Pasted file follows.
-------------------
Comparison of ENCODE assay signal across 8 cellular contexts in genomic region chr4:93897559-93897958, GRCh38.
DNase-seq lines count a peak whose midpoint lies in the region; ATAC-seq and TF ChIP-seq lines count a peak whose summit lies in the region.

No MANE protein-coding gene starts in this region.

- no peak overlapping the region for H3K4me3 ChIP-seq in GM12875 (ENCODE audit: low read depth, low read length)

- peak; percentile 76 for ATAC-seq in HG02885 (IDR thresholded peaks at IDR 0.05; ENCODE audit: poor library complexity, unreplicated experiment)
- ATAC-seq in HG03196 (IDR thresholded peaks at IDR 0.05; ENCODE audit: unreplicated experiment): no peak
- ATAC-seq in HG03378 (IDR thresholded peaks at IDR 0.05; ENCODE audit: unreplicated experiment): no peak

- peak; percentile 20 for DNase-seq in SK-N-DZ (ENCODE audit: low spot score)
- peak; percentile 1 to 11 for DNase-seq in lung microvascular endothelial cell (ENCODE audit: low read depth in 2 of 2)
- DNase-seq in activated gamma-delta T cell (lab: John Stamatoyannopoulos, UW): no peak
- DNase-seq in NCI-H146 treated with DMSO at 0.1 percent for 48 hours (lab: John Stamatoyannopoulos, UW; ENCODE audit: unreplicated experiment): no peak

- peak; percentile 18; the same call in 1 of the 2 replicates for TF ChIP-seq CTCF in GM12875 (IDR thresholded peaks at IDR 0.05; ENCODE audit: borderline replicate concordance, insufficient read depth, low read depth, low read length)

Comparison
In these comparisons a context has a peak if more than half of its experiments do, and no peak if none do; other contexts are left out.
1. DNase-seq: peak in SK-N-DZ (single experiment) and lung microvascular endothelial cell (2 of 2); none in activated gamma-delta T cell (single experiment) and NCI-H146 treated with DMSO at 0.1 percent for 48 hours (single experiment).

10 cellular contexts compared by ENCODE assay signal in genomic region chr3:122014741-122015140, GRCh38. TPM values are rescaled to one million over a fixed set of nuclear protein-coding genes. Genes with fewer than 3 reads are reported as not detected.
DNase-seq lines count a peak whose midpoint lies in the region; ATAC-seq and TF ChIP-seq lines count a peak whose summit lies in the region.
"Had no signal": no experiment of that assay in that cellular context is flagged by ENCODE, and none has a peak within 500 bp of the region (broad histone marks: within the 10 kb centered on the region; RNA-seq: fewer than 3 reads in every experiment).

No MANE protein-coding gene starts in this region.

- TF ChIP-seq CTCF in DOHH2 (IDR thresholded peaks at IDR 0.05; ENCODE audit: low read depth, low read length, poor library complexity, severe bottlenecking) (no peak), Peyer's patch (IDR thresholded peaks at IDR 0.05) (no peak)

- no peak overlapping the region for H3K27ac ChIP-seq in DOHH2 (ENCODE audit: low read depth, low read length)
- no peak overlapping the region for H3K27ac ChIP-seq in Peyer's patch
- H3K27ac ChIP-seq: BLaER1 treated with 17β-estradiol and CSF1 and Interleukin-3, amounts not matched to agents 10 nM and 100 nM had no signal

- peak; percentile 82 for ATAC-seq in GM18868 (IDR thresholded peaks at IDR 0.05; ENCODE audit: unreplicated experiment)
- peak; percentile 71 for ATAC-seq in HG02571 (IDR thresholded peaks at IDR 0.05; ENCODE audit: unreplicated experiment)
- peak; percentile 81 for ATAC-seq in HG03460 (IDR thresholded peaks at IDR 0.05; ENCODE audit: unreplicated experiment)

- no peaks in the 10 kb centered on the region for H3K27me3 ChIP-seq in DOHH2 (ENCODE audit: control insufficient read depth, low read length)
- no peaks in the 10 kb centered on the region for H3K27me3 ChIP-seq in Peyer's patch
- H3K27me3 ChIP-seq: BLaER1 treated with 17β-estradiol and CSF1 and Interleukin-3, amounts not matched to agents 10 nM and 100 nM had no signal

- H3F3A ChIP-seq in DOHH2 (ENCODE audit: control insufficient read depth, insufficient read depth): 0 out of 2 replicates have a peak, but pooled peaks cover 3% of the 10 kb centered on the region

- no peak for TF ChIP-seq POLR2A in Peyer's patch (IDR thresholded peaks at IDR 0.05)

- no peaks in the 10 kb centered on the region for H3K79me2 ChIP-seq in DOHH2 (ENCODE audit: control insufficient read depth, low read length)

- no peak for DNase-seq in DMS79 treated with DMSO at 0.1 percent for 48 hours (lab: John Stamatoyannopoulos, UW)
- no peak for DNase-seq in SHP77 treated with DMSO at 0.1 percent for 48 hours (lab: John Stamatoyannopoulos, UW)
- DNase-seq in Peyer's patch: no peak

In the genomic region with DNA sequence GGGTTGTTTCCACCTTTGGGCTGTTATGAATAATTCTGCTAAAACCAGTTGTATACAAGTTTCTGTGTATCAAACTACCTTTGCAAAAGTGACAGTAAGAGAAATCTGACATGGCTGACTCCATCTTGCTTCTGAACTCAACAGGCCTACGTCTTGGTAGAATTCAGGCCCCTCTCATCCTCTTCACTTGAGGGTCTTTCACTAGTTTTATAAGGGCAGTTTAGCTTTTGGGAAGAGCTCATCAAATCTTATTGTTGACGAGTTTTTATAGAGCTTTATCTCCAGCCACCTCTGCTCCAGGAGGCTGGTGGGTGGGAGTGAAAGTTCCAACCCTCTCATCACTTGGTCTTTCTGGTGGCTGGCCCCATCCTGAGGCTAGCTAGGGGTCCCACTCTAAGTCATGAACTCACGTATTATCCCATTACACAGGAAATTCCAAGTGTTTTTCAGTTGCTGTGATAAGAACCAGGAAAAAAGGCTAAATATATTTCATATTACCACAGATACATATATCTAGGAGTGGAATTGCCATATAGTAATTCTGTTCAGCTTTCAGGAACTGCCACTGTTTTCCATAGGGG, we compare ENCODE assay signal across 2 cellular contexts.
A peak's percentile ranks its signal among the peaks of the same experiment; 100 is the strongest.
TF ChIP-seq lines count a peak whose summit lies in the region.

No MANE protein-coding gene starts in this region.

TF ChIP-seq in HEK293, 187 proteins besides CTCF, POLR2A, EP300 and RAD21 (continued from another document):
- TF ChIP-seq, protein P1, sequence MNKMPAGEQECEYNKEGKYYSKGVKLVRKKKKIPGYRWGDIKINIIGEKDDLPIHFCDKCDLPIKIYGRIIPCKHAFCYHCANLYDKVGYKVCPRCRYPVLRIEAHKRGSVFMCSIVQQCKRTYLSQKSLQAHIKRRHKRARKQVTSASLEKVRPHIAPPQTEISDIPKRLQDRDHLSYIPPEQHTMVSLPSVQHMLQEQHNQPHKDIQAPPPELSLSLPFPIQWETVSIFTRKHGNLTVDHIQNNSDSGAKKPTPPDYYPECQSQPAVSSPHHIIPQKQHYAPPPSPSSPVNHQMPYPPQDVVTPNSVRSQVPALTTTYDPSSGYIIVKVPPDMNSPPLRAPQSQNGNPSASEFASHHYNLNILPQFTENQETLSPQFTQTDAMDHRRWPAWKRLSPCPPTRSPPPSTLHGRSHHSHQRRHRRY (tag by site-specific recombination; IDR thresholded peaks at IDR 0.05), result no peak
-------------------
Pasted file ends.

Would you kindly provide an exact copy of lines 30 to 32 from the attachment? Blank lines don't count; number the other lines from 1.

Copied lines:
- H3F3A ChIP-seq in DOHH2 (ENCODE audit: control insufficient read depth, insufficient read depth): 0 out of 2 replicates have a peak, but pooled peaks cover 3% of the 10 kb centered on the region

- no peak for TF ChIP-seq POLR2A in Peyer's patch (IDR thresholded peaks at IDR 0.05)

- no peaks in the 10 kb centered on the region for H3K79me2 ChIP-seq in DOHH2 (ENCODE audit: control insufficient read depth, low read length)